1868 in literature
From Wikipedia, the free encyclopedia
This article presents a list of the historical events and publications of literature during 1868.
- January – Émile Zola defends his first major novel, Thérèse Raquin (1867), against charges of pornography and corruption of morals.
- January 4–August 8 – Wilkie Collins' epistolary novel The Moonstone: a Romance is serialised in All the Year Round (U.K.), being published in book format in July by Tinsley Brothers of London. It is considered as a precursor of full-length mystery fiction (with its introduction of the police detective Sergeant Cuff) and the psychological thriller.
- January 9 – John William De Forest, writing for The Nation, calls for a more specifically American literature; the essay's title, "The Great American Novel", is the first known use of the term.
- April 29 – The Court of King's Bench (England) decides on appeal the legal case Regina v. Hicklin on interpretation of the word "obscene" in the Obscene Publications Act 1857, applying the "Hicklin test": that any part of a publication with a "tendency ... to deprave and corrupt those whose minds are open to such immoral influences, and into whose hands a publication of this sort may fall" makes the whole publication obscene, regardless of the author's intentions.
- September – The first volume of Louisa May Alcott's novel for girls Little Women is published by Roberts Brothers of Boston, Massachusetts.
- Robert Browning's narrative poem The Ring and the Book begins its four-part publication by Smith, Elder & Co. in London. It is a substantial commercial and critical success.
- Norman MacLeod, editor of Good Words (U.K.), begins publishing its companion juvenile version, Good Words for the Young. The first issue begins the serial publication of George MacDonald's At the Back of the North Wind.
- December – The Globe Theatre (Newcastle Street) in London opens with the première of the recently bankrupted Henry James Byron's semi-autobiographical comedy Cyril's Success.
- First edition of The World Almanac and Book of Facts is published by the New York World.
- First substantial translation into English from Dream of the Red Chamber is made by Edward Charles Bowra.
- Tauchnitz publishers of Leipzig begin their Collection of German Authors, an authorized series of cheap paperback reprints.
- Louisa May Alcott – Little Women
- R. M. Ballantyne – Deep Down
- Henry Ward Beecher – Norwood, or Village Life in New England
- Mary Elizabeth Braddon – Dead-Sea Fruit
- Mortimer Collins – Sweet Anne Page
- Wilkie Collins – The Moonstone
- Fyodor Dostoevsky – The Idiot (Идио́т, Idiot)
- Émile Gaboriau – Slaves of Paris (Les Esclaves de Paris)
- Hermann Goedsche – Biarritz
- Bret Harte – The Luck of Roaring Camp
- Sheridan Le Fanu – Haunted Lives
- George MacDonald – Robert Falconer
- Hesba Stretton – Little Meg's Children
- Jules Verne – In Search of the Castaways (Les Enfants du capitaine Grant)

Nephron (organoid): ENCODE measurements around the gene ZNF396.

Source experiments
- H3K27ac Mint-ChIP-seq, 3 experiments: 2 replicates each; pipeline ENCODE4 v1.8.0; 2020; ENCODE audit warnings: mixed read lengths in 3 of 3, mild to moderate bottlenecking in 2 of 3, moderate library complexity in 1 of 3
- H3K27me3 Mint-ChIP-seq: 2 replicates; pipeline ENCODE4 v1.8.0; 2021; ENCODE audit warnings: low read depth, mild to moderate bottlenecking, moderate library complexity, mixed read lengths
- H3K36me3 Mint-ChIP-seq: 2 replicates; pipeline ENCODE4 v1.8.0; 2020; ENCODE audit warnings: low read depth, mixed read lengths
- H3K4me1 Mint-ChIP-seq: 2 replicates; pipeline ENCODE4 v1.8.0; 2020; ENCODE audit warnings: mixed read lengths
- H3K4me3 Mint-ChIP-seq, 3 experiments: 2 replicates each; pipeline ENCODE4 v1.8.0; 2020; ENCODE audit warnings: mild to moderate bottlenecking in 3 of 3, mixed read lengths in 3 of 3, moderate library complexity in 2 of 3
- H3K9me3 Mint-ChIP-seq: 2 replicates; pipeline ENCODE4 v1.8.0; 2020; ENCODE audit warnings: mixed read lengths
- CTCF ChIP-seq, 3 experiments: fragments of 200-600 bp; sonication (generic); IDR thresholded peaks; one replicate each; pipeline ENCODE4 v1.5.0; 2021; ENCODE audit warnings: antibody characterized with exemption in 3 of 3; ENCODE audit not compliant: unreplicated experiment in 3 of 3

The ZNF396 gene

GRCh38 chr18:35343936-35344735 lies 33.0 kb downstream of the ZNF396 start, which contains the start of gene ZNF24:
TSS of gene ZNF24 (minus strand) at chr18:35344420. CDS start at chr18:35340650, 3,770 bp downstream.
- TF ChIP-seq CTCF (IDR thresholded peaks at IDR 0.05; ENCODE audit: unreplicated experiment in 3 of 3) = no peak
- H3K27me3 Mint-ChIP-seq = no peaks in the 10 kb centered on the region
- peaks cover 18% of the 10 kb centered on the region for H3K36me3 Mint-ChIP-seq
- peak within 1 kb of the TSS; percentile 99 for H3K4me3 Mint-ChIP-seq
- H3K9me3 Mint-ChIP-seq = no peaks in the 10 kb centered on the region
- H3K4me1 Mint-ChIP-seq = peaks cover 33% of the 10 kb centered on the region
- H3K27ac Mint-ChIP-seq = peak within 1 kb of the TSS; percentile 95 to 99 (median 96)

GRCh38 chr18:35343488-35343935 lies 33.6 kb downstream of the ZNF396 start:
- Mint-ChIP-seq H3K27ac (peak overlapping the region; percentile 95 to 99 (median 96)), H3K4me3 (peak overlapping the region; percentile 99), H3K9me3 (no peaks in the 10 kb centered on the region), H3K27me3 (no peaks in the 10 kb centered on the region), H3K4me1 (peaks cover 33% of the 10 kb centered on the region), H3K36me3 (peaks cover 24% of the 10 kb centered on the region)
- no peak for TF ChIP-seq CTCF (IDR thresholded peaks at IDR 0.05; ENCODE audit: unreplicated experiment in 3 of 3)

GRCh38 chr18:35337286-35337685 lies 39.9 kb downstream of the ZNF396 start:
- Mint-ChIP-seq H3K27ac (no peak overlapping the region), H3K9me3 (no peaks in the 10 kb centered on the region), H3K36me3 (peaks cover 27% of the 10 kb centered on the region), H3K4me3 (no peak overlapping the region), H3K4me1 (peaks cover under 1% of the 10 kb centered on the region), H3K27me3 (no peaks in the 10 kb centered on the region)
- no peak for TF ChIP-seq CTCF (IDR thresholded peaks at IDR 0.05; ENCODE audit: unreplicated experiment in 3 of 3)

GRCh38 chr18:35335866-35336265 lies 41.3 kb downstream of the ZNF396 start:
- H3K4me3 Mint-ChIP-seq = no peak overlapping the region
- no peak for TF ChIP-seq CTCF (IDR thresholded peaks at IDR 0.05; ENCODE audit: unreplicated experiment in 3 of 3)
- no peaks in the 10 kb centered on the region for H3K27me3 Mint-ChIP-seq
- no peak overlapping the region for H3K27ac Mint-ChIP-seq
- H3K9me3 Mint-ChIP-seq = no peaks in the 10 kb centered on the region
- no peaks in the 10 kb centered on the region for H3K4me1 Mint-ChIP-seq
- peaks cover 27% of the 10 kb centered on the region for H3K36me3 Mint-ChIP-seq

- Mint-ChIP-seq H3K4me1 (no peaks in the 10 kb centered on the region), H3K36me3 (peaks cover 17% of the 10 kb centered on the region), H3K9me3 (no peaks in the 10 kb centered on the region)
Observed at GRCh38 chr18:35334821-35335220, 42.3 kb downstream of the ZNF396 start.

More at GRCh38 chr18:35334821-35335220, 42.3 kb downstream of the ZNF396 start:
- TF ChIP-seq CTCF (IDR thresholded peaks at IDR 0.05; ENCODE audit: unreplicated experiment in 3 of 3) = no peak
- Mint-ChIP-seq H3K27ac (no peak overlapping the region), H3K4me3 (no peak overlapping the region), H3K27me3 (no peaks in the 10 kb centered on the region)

- Émile Zola – Madeleine Ferat
- Samson Bodnărescu – Rienzi
- Aleksandr Ostrovsky – Na vsyakogo mudretsa dovolno prostoty
- Hendrik Jan Schimmel – Struensee
- Aleksey Konstantinovich Tolstoy – Tsar Fyodor Ioannovich
- World Almanac (first edition)
- February 23 – W. E. B. Du Bois, American sociologist, historian and Pan-Africanist (died 1963)
- March 28 – Maxim Gorky, Russian novelist and dramatist (died 1936)
- April 1 – Edmond Rostand, French poet and novelist (died 1918)
- May 6 – Gaston Leroux, French journalist and novelist (died 1927)
- May 7 – Stanisław Przybyszewski, Polish novelist, dramatist and poet (died 1927)
- July 10 – Afevork Ghevre Jesus, Ethiopian novelist and linguist (died 1947)
- August 6 – Paul Claudel, French poet, dramatist and diplomat (died 1955)
- September 14 – Théodore Botrel, French poet and dramatist (died 1925)
- October 18 – Ernst Didring, Swedish novelist (died 1931)
- December 19 – Eleanor H. Porter, American novelist (died 1920)
- December 25 – Ahmed Shawqi, Egyptian poet (died 1932)
- March 8 – Jón Thoroddsen elder, Icelandic poet and novelist (born 1818 or 1819)
- June 6 – Daniel Pierce Thompson, American novelist and lawyer (born 1795)
- June 18 – Charles Harpur, Australian poet (tuberculosis, born 1813)
- July 30 – Mihály Tompa, Hungarian lyric poet (born 1819)
- August 24 – Constantin Negruzzi (Costache Negruzzi), Romanian poet, novelist and playwright (born 1808)
- August 25 – Jacob van Lennep, Dutch poet and novelist (born 1802)
- September 24 – Henry Hart Milman, English historian (born 1791)
- November 30 – August Blanche, Swedish journalist, novelist and statesman (heart attack, born 1811)
- Ferragus (23 January 1868). "La littérature putride". Le Figaro (Paris).
- Allingham, Philip V. (2007-06-08). "Wilkie Collins The Moonstone in Serial and Triple-Decker Publication". The Victorian Web. Retrieved 2013-10-15.
- T. S. Eliot calls it "the first, the longest, and the best of modern English detective novels in a genre invented by Collins". David, Deirdre (2001). The Cambridge Companion to the Victorian Novel. Cambridge University Press. p. 179.
- DeForest, John (9 January 1868). "The Great American Novel". The Nation (New York). Retrieved 2010-10-11.
- Regina v. Hicklin#Decision. Wikisource.
- Ducat, Craig R. (2008-02-29). Constitutional Interpretation: Rights of the individual. Cengage Learning. p. 540. ISBN 978-0-495-50324-8. Retrieved 2011-09-30.
- Browning, Robert (2004). Karlin, Daniel, ed. Selected Poems. Penguin. p. 11.
- Thornbury, Walter (1897). Chapter 4. Old and New London 3. pp. 32 –35. Retrieved 2013-10-15.
- "The World Almanac". Retrieved 2013-02-12.